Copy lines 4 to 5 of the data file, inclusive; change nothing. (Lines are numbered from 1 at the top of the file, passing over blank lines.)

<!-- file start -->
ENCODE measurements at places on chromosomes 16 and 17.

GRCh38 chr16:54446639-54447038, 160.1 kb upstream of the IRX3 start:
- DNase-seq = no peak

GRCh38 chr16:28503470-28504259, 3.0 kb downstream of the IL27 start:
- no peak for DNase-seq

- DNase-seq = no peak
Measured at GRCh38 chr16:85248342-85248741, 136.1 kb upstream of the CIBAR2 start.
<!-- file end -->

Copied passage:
GRCh38 chr16:28503470-28504259, 3.0 kb downstream of the IL27 start:
- no peak for DNase-seq